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Addressing a Niche Market of Knitters

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For many weeks, I have been biting my tongue whenever I remembered the crime scene. I had walked into the Natick Mall Sears to participate in what I expected would be a busy 3-ring circus. Why the expectation? Lands End was hosting two of the knitting world’s rockstars, Kate Jacobs and Vickie Howell, in an event to knit hats for the homeless. Since the e-mail I received about this event was very last minute, I was worried that I would be lost in the crowd of fans. Instead I was in a front row seat to witness Lands End’s failure to reach a highly sought audience for their targeted goal of 250000 knitted hats.

With today’s fluctuating economy, savvy businesses utilize social media tools to increase their customer base. Being active in the realm of weblogs, podcasts, and online networks have enabled these businesses to advertise their products and services. For specific niche markets, narrowing the target to reach a solid customer base is a must to reaping high ROI. Lands End’s charity drive stop in Massachusetts is an example of how not to use social media.

In chatting with Kate, Vickie, and the woman who represented Lands End’s charity drive, I discovered a few keys affecting the low turnout of knitters (about a dozen at most) who appeared:

– The lack of utilizing Ravelry – a worldwide social network for knitters, crocheters, and weavers.
It seems that a particular publishing company dislikes its knitting authors to be on Ravelry. This publishing company feels that the authors would be wasting time and should be writing books, even if there is a group dedicated to specific authors. Because of this break in communication between the author and the readers, the author has no way of announcing appearances or news. Lands End had also contacted the owners of Ravelry to promote their charity. Unfortunately, it would not be feasible nor fair to the hundreds of charities that other Ravelry members promote themselves (mine happens to be Sweet Binks Rabbit Rescue). If protocol were followed, the suggestion that Lands End sign up for a Ravelry account would have been made so as a member, Lands End could easily promote themselves by creating their own group or contacting the local groups where their charity drives would be visiting. From my last check, Lands End did not follow that suggestion.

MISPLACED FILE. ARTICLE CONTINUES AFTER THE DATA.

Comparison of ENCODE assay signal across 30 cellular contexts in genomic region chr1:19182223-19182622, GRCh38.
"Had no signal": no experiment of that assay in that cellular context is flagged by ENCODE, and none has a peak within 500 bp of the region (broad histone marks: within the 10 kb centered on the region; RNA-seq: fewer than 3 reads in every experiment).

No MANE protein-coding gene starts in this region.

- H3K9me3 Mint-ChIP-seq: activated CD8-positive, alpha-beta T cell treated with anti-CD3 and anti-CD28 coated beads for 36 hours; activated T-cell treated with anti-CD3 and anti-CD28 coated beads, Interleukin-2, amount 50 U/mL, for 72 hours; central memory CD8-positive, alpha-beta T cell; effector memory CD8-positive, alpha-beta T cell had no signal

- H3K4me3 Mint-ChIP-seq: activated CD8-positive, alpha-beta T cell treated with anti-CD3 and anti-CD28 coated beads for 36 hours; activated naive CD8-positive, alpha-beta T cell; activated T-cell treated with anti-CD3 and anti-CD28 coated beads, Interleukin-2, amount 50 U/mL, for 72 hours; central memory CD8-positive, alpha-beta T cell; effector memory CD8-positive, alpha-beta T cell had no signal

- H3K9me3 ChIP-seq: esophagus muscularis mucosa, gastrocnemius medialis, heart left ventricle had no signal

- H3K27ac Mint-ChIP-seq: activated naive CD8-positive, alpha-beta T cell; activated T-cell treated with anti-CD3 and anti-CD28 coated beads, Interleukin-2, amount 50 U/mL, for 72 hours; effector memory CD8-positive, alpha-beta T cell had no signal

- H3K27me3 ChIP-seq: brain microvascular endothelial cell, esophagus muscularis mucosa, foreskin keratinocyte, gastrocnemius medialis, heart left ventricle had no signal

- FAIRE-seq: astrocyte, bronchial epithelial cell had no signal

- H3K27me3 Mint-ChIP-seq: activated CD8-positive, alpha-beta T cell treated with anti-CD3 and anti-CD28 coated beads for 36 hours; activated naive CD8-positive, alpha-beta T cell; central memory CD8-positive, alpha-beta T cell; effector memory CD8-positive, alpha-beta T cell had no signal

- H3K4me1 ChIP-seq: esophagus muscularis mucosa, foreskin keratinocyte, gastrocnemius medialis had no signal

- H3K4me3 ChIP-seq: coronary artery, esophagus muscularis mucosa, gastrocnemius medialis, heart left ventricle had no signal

– Publicizing to a group located nowhere near the scheduled events.
Where the events were located is over an hour’s drive from the group base. The Greater Boston Knitting Guild meets in Boston. The events were at Burlington, MA and Natick, MA. Both areas require a long bit of driving, and do not allow easy public transportation. Since only that Boston guild was contacted, only one other guild was shared that news, the MetroWest Guild of which I am a member. How I had learned of the events was through a last-minute e-mail sent a couple of nights before the scheduled dates. It was sent as an “FYI, in case you are interested” type of feel. There was no “Wow! Come help Kate and Vickie knit hats for charity”” excitement. The small amount of notice made it difficult for many to plan on attending. Another note is that Lands End stated they had sent newsletters to its customers asking of any of them knitted to come and participate in the events. I quizzed a number of Massachusetts residents afterwards and not one received such news. Many of them were unhappy at missing the opportunity.